IT has long been billed as the greatest show on the planet – as well as the biggest.
When the Edinburgh Festival Fringe is staged for the 70th time in August, a staggering 50,000 performances will unfold.
True to the post-war origins of the “open access” event, most of those taking to the stage will be unknowns.
But the thrill of taking part in the Fringe is also luring a host of big-name stars to enter the fray for the first time – or return to the scene of former glories.
Britain’s forthcoming EU referendum, the 400th anniversary of the death of William Shakespeare, the debate over whether the UK’s nuclear weapons should be based in Scotland, the plight of refugees and the perils of the modern dating game will all be inspiring shows.
Away from the usual array of big-name venues taking over the likes of George Square and St Andrew Square, a hairdressers salon, a burger bar, a cathedral’s lawn and a double-decker bus will all be pressed into action to host shows.
One Foot in the Grave favourite Richard Wilson, a Fringe veteran, will be reviving his much-loved Victor Meldrew character in his new one-man show, while his former co-star Angus Deayton will be back on the Fringe for the first time since the 1980s in a revival of the hit show Radio Active.
Other big-name comics in the line-up include Rory Bremner, who is among the acts performing at Gilded Balloon’s new venue at the National Museum of Scotland, impressionist Alistair McGowan, and US comic and actress Mary Lynn Rajskub, star of the cult crime drama 24.
Hollywood actress Annette O’Toole, who appeared in both Superman 3, as the superhero’s love interest, and as Clark Kent’s mother in the series Smallville, will appear in off-Broadway hit Hamlet in Bed.
Carol Ann Duffy, the UK’s current poet laureate, and the former Scottish Makar, Liz Lochhead, will both appear while musical highlights include former Scottish Album of the Year winner Kathryn Joseph, Starman, a tribute to the late rock icon David Bowie and Cafe Palestine, which will showcase performers from a refugee camp in Bethlehem.
However, the seeminingly unstoppable growth of the Fringe has been halted for the first time in its 70th year – 12 months after the city was warned about a growing challenge from rival events.
Organisers have revealed a surprise drop in the number of shows, performances and venues in the official programme, which will still boast more than 3000 shows for only the third time in its history.
The number of performances will breach the 50,000 mark for only the second time after last year’s record-breaking event, which saw ticket sales soar to nearly 2.3 million.
However, there will be around 200 fewer performances and 45 fewer productions in August’s line-up, despite the event – which is still officially the world’s biggest arts festival – reaching the landmark.
The decline is mirrored in a six per cent slide in the number of Fringe venues in the official programme, which have dropped from 313 to 294 after several years of steady growth.
Organisers of the festival, which will feature performers from 48 countries, said the drop in the number of shows was down to a number of temporary or “site-specific” venues not being used and a decision to give more than 100 dedicated events for Fringe participants their own programme for the first time.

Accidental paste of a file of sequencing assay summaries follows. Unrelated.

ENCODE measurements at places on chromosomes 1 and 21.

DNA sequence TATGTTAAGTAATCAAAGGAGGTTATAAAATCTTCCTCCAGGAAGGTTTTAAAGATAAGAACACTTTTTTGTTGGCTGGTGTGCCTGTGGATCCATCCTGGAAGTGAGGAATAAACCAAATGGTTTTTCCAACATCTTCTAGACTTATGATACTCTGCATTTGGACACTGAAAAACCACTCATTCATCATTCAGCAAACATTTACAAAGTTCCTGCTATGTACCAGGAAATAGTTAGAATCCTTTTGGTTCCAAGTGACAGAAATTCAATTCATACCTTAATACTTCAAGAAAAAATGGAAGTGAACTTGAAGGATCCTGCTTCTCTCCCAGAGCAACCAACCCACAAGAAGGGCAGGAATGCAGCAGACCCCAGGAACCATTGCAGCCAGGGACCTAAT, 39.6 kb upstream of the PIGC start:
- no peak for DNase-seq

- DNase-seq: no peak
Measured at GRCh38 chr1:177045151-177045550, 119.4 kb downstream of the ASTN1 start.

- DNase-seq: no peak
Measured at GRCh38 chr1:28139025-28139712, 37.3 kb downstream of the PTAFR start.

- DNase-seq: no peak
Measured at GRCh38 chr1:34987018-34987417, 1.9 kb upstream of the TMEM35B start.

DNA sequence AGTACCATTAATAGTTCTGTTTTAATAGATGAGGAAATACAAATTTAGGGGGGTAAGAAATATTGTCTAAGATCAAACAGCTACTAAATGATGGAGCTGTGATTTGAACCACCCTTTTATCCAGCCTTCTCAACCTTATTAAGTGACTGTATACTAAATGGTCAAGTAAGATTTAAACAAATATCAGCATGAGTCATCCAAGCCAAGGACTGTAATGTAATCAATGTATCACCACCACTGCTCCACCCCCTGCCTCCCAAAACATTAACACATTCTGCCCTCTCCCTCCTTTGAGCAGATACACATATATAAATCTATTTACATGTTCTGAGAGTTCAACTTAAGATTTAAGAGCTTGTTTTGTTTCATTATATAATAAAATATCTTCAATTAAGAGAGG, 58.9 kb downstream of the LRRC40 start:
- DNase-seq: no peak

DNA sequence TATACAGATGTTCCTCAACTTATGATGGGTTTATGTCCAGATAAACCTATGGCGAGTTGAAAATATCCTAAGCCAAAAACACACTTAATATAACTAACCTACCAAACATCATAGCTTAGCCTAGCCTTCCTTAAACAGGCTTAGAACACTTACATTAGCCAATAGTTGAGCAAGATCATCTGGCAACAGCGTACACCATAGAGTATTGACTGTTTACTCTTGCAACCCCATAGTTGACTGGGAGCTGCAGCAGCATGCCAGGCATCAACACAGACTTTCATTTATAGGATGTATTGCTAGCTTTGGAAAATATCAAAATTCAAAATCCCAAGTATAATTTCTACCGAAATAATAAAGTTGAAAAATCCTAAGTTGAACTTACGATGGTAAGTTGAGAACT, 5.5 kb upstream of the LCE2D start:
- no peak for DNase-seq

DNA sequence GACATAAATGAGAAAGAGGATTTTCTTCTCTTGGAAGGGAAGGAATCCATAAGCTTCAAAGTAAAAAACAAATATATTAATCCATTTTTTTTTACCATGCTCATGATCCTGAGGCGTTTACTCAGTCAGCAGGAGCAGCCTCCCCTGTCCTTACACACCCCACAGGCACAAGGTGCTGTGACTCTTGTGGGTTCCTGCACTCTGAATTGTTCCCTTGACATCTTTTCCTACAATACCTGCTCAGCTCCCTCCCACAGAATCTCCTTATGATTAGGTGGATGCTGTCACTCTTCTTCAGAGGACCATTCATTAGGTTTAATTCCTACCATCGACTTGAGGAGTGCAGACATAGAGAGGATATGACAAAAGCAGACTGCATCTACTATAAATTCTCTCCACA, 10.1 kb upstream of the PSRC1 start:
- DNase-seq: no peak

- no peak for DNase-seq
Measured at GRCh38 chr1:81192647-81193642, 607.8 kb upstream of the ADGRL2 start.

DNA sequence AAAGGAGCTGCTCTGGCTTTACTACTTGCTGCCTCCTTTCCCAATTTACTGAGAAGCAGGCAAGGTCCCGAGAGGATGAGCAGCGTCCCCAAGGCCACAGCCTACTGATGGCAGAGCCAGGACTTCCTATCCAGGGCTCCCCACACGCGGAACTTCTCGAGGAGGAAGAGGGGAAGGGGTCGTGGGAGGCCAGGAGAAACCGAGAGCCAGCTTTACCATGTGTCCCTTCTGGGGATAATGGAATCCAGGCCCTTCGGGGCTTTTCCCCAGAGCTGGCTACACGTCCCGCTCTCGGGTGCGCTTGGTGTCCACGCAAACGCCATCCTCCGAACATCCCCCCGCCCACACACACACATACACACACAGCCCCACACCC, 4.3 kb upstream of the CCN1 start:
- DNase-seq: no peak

The halting of the Fringe juggernaut overshadowed the first programme launch overseen by new chief executive Shona McCarthy, who was appointed in January to succeed long-running figurehead Kath Mainland.
She oversaw the dramatic expansion of the event, with the number of shows and performances soaring by around 60 per cent during a seven-year tenure and the two million ticket sales barrier being broken in 2014.
This year’s tally of 3269 shows is up around 75 per cent on the equivalent figure of 1867 which the festival notched up a decade ago. There are also 33 more venues this year than there were in 2006, when 28,000 performances were staged.
Ms McCarthy revealed the new figures just weeks after urging a rethink over proposed funding cuts for the city’s festivals, arts venues and cultural organisations and speaking out against a proposed bed tax to help shore up their impact in the next few years.
She has warned of the “devastating” impact of annual reductions in public funding and called for “serious thought and caution” when the city’s cultural events were in a position of strength.
Ms McCarthy said she had “no idea” whether the Fringe had reached a peak, insisting questions about its potential growth had been asked as far back as the 1950s.
She added: “As soon as you call a festival open access, you’re responding to the number of performers out there who want to perform and the number of venues who want to host them. It’s not that important to me and I don’t find it that interesting myself.
“We could be another 100 venues up next year, but what is more interesting is who is participating and who isn’t, what countries are here and whether there are any barriers to participation. It’s too early for me to say that’s definitely the case. It is peak Fringe this year? Who knows? Something radical could happen next year.”